Other responses and stuffishness, pardon if I missed a name-label or two:
It is by the code which I live by - attack when attacked, and protect those who are oppressed by evil.
The problem with that, Kafei, is what happens after it, and what happens when there are mistaken perceptions of attack? What happens when some on the "side" that "attacked" perceive your attack as the first one? Innocent can be hurt that way too.
Of course, in a sense, this IS what the Toa do. They battle evil.
But when you take that to the extreme of attacking literally in the same way the enemy does (to kill), sometimes that CAN be just as harmful.
Lets say that some huge terrorist/killer person was arrested by the United States. Now you see, that guy probably has a lot of friends. So, if he was to escape some how, and then kill more people, wouldn't it have been better to just use the death penalty?
Yes -- does anyone think Takanuva didn't intend to kill Makuta in MOL? How about the Toa in MNOG? Both times, the Toa believed they were killing him. And in fact, had he not gotten the Piraka involved, he WOULD have died after Takanuva's battle -- his antidermis would have dissipated eventually.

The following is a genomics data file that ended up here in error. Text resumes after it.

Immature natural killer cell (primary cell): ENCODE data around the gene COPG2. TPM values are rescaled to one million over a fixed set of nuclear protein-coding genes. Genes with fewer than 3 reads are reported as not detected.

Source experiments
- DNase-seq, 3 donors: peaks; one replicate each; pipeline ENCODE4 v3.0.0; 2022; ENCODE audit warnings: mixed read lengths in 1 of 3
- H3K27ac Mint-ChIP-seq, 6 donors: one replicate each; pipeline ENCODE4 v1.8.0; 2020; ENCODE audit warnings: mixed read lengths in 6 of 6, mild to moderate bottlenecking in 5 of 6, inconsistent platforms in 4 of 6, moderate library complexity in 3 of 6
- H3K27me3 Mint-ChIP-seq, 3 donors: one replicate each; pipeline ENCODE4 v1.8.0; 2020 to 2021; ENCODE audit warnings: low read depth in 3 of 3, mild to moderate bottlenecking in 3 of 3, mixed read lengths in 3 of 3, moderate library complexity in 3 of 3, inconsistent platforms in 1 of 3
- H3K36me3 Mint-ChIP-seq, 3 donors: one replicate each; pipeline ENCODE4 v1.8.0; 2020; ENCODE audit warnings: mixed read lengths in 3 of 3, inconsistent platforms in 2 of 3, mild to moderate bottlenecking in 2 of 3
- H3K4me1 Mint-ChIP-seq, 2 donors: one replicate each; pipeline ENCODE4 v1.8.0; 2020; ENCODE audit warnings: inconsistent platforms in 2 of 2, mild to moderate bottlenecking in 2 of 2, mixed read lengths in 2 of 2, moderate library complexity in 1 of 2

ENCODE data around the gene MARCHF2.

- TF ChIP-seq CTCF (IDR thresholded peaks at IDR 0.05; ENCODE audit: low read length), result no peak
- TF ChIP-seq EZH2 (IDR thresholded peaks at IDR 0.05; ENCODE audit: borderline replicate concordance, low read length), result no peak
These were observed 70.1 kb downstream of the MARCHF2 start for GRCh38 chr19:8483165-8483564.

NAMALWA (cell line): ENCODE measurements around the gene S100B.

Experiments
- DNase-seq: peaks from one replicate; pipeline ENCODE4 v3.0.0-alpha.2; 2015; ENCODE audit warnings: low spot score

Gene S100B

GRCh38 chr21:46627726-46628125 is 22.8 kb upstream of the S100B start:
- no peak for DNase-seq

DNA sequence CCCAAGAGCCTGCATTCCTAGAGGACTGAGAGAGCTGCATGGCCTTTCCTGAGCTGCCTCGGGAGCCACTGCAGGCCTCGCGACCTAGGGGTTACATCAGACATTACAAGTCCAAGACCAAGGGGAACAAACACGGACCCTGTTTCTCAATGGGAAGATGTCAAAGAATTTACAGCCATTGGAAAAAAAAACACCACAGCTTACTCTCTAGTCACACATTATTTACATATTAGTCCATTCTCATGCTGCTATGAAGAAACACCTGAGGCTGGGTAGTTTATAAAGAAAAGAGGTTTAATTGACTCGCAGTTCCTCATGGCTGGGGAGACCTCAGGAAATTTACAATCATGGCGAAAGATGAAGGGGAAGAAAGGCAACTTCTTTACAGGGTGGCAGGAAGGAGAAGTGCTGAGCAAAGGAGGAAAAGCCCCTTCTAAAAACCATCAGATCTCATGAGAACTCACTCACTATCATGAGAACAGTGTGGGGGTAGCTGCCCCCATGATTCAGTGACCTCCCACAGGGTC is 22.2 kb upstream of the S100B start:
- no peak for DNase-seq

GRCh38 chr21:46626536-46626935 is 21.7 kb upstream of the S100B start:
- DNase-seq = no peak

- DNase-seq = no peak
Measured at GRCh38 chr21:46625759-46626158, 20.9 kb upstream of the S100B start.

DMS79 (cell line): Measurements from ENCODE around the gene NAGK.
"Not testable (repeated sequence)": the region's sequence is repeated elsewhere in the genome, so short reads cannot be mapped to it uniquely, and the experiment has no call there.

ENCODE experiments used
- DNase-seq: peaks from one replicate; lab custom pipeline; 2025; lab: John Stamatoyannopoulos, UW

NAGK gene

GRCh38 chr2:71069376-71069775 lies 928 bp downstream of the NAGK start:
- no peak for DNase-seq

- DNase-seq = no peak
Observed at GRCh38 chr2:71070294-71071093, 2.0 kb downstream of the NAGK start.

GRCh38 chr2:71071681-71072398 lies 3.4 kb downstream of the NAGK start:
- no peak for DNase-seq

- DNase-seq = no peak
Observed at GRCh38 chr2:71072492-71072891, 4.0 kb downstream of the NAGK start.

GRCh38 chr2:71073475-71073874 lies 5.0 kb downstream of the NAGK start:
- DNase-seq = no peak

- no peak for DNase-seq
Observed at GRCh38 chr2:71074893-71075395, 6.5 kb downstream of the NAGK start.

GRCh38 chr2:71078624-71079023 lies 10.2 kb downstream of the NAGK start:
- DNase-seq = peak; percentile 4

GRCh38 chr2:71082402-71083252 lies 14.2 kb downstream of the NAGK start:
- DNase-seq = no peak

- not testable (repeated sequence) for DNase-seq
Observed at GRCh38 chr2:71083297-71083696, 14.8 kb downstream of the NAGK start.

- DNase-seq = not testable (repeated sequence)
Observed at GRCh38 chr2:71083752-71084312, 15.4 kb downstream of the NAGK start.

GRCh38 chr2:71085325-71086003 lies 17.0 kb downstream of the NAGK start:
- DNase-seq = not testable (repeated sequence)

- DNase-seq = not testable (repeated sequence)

And in 2001, the Turaga made it clear that the Toa would "destroy" Makuta.
The key is knowing for sure that it's your only option. Makuta had been trapped before (Toa Metru) to no avail, so the best approach the Toa knew of was to kill him. It was only due to their not understanding the nature of a Makuta that he survived.
If you destroy a murderer, what does that make you? A murderer. Not a "good murderer". Just a murderer. You're no better.
This is not quite true, because you forget that a murderer does
forfeit his own life when he takes that of another. But it depends on the situation. Would keeping that murderer alive possibly save more innocent lives if they had vital info, or build more trust among the Matoran, etc.? Generally, yes.
But there is such a thing as an execution, that is not necessarily murder, if it is justified because the person being executed forfeited his/her life by murdering an innocent.